A family that fled to the United Kingdom because of the German government’s crackdown on homeschooling has told a British newspaper of the intolerance they left behind.

“It feels like persecution,” Klaus Landahl told The Observer in London. “We had to get to safety to protect our family.”

WND reported when the Landahl family fled to England because the mayor in their town, Altensteig, which has a sister-city promotional relationship with Butte, Mont., launched a court action aimed at giving custody of their children to the state.

Officials with Netzwerk-Bildungsfreiheit, an education advocacy group in Germany, confirmed then that Klaus and Kathrin Landahl and their five children, including four of school age, had reached “safety in England.”

“We can never go back,” Landahl told the newspaper. “If we do, our children will be removed, as the German government says they are the property of the state now.”

The newspaper report cited a multitude of families fleeing Germany and taking up residence in the United Kingdom “to escape a law introduced by Hitler.”

“Homeschooling has been illegal in Germany since it was outlawed in 1938,” the newspaper said. “Hitler wanted the Nazi state to have complete control of young minds.”

Even today, the only exceptions to the mandatory public school attendance requirements are rare cases where they are granted for children suffering serious illnesses.

Landahl told the newspaper his family had no choice but to flee Germany after they were warned either to enroll their children in local schools or lose custody. The Landahl family now lives on the Isle of Wight, and are surviving off savings while he seeks work to support them.

Kathrin Landahl told the newspaper the family chose homeschooling to spare their children the bullying that occurs in German schools, and to allow them to focus on their interests.

“In school in Germany they expect you to be like everybody else; you cannot be different,” she told the newspaper. ” If you don’t have the correct clothes, like Nike and Adidas, or if you wear the wrong color, other children will not accept you.”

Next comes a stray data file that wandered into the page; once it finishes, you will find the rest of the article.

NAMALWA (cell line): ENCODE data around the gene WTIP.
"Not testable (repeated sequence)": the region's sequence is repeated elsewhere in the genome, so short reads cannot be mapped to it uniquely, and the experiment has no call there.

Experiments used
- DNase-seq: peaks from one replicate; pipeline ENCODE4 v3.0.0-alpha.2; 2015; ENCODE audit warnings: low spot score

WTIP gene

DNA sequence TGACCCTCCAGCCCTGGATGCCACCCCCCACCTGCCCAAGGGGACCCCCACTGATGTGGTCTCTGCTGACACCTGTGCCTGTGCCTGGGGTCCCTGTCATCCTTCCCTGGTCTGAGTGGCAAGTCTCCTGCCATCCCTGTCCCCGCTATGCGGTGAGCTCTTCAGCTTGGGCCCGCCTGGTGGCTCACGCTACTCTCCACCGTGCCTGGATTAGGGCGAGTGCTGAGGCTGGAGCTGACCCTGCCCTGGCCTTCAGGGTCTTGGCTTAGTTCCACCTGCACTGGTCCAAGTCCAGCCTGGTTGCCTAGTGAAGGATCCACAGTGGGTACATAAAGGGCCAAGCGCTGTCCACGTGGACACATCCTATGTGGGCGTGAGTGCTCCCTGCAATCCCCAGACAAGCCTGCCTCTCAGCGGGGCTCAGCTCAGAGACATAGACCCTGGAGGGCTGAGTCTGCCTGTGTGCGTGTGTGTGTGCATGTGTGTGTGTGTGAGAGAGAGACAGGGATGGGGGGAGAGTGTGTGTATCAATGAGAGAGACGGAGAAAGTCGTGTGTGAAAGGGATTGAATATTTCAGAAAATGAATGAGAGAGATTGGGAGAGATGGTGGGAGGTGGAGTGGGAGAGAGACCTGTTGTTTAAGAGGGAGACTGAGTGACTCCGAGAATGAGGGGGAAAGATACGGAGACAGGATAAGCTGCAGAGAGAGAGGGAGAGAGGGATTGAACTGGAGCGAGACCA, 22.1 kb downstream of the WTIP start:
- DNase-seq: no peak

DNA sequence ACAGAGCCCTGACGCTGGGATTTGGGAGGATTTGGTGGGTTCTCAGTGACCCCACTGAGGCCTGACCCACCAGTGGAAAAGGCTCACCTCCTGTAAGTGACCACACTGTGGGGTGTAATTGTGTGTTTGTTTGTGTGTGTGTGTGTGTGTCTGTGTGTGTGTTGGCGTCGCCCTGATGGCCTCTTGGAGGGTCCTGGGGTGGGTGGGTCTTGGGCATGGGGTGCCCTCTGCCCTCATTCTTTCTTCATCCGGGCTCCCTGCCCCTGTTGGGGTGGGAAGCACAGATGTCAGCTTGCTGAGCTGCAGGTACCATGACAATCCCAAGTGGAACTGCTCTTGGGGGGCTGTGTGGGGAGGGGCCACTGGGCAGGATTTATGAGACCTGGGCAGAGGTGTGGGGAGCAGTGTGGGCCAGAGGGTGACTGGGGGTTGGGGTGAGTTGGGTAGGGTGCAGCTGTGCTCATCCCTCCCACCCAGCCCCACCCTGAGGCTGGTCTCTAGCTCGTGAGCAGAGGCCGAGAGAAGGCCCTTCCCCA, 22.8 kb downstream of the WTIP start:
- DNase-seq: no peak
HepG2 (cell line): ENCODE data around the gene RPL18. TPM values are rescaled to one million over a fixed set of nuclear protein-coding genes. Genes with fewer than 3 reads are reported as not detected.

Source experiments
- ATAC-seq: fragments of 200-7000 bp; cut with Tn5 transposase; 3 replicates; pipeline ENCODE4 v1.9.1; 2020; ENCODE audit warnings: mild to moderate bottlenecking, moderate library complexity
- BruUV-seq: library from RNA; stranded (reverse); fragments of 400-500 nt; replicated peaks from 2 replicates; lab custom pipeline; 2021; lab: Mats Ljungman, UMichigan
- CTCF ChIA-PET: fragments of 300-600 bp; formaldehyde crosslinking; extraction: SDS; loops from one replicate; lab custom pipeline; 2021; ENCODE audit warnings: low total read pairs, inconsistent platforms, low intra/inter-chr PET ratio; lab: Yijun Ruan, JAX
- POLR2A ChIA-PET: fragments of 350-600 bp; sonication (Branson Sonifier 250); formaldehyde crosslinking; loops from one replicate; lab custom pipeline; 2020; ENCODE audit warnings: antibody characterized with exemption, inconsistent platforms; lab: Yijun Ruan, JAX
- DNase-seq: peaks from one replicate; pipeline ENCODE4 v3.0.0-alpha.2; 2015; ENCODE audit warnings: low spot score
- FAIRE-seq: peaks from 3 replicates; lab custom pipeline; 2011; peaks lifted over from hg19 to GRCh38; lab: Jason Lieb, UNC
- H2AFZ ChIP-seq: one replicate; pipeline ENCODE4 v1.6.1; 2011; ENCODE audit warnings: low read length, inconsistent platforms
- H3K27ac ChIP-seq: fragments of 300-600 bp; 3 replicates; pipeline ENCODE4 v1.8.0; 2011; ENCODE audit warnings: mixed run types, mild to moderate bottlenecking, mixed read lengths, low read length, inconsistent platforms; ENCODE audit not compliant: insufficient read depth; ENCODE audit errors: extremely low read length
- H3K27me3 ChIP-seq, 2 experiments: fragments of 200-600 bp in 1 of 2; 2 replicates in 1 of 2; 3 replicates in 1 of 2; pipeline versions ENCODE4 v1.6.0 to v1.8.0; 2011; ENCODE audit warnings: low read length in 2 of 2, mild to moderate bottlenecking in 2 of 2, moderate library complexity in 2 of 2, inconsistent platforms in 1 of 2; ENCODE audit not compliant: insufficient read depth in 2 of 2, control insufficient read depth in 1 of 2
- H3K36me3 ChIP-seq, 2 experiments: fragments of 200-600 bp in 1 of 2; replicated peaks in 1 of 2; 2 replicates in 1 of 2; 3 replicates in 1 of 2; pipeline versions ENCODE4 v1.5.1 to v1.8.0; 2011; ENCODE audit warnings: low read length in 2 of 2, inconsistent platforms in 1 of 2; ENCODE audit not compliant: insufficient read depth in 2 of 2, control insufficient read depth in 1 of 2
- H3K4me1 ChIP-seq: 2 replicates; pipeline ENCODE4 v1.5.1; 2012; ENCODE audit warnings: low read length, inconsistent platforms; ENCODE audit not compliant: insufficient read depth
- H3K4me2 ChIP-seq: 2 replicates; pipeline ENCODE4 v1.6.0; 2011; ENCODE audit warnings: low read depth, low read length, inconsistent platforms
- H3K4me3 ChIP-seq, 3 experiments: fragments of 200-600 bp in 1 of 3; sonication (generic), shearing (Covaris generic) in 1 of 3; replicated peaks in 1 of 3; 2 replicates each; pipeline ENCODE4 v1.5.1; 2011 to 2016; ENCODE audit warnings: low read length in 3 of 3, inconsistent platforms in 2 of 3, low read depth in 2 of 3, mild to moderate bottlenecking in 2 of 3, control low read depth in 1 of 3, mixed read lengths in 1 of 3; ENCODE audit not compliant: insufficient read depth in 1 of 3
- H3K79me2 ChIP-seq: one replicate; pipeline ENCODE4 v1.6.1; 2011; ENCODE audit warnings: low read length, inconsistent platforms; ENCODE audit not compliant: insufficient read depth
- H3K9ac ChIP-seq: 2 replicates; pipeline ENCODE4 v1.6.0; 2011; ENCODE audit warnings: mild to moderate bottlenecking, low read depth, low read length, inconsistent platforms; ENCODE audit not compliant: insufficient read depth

The Observer also reported on another case, that of Jonathan Skeet, who fled Ludenscheid with his wife and five children after authorities froze their bank account, took money from it, and confiscated their vehicle.

The family also chose the Isle of Wight to relocate because of its large home education network. The persecution, he said, was intolerable.

“It was crippling,” he told The Observer. “When we lived in Germany we wanted to live a very inconspicuous and quiet life. But instead we ended up in direct confrontation with a very powerful state.”

His family’s concerns were over the roughness of the German schools. Other families have expressed concern over the anti-Christian philosophy adopted by German schools, and the explicit sex education courses that are mandated.

Experts, including officials with Schulbildung in Familieninitiative, which also supports home education in Germany, report that during 2007 78 homeschooled children fled Germany with their parents.

“Home educators have to learn to expect anything and have to be ready to leave overnight,” spokeswoman Stephanie Edel said.

WND reported when the Landahl family fled they already had deregistered as residents in Germany, but a spokesman for the advocacy group confirmed that did not prevent the Altensteig mayor from filing action in a local family court “to take custody [of the children] away from the Landahls.”

Another family also has confirmed plans to leave Germany because of the harassment they been subjected to as homeschoolers, according to the U.S.-based Home School Legal Defense Association.

Dagmar and Tilman Neubronner also have fallen victim to government persecution, officials said.

The HSLDA said such a policy “is in stark contrast to all other democratic and free societies that embrace homeschooling and recognize that parents have the primary responsibility and inalienable right to direct the upbringing and education of their children.”